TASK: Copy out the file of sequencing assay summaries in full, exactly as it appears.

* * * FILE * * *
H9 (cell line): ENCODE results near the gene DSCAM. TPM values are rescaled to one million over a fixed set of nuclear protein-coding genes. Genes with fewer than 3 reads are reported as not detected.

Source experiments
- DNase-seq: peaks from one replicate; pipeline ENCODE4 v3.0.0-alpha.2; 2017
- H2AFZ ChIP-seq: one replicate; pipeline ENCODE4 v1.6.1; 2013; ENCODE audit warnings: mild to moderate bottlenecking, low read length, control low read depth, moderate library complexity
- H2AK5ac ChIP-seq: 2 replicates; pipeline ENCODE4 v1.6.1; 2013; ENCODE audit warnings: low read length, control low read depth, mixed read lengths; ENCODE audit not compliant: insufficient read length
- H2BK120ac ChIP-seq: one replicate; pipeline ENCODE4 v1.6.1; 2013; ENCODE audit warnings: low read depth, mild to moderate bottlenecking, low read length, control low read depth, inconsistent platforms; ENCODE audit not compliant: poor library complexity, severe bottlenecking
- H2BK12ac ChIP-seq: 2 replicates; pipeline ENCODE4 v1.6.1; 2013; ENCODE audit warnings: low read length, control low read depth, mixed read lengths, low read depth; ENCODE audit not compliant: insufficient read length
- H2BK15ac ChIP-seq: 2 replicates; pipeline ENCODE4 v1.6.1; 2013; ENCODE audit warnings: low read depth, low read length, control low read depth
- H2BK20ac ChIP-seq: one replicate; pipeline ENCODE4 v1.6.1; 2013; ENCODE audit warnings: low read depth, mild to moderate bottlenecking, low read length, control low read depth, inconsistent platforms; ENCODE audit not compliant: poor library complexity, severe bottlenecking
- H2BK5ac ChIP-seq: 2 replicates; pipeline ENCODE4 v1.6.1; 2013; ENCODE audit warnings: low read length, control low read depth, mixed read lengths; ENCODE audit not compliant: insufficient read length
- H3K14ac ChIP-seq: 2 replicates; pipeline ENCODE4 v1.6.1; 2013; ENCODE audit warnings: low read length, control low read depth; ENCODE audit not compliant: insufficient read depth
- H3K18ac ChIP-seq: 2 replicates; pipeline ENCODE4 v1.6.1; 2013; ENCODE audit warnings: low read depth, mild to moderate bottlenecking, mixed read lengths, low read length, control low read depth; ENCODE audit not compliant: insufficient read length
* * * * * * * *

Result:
H9 (cell line): ENCODE results near the gene DSCAM. TPM values are rescaled to one million over a fixed set of nuclear protein-coding genes. Genes with fewer than 3 reads are reported as not detected.

Source experiments
- DNase-seq: peaks from one replicate; pipeline ENCODE4 v3.0.0-alpha.2; 2017
- H2AFZ ChIP-seq: one replicate; pipeline ENCODE4 v1.6.1; 2013; ENCODE audit warnings: mild to moderate bottlenecking, low read length, control low read depth, moderate library complexity
- H2AK5ac ChIP-seq: 2 replicates; pipeline ENCODE4 v1.6.1; 2013; ENCODE audit warnings: low read length, control low read depth, mixed read lengths; ENCODE audit not compliant: insufficient read length
- H2BK120ac ChIP-seq: one replicate; pipeline ENCODE4 v1.6.1; 2013; ENCODE audit warnings: low read depth, mild to moderate bottlenecking, low read length, control low read depth, inconsistent platforms; ENCODE audit not compliant: poor library complexity, severe bottlenecking
- H2BK12ac ChIP-seq: 2 replicates; pipeline ENCODE4 v1.6.1; 2013; ENCODE audit warnings: low read length, control low read depth, mixed read lengths, low read depth; ENCODE audit not compliant: insufficient read length
- H2BK15ac ChIP-seq: 2 replicates; pipeline ENCODE4 v1.6.1; 2013; ENCODE audit warnings: low read depth, low read length, control low read depth
- H2BK20ac ChIP-seq: one replicate; pipeline ENCODE4 v1.6.1; 2013; ENCODE audit warnings: low read depth, mild to moderate bottlenecking, low read length, control low read depth, inconsistent platforms; ENCODE audit not compliant: poor library complexity, severe bottlenecking
- H2BK5ac ChIP-seq: 2 replicates; pipeline ENCODE4 v1.6.1; 2013; ENCODE audit warnings: low read length, control low read depth, mixed read lengths; ENCODE audit not compliant: insufficient read length
- H3K14ac ChIP-seq: 2 replicates; pipeline ENCODE4 v1.6.1; 2013; ENCODE audit warnings: low read length, control low read depth; ENCODE audit not compliant: insufficient read depth
- H3K18ac ChIP-seq: 2 replicates; pipeline ENCODE4 v1.6.1; 2013; ENCODE audit warnings: low read depth, mild to moderate bottlenecking, mixed read lengths, low read length, control low read depth; ENCODE audit not compliant: insufficient read length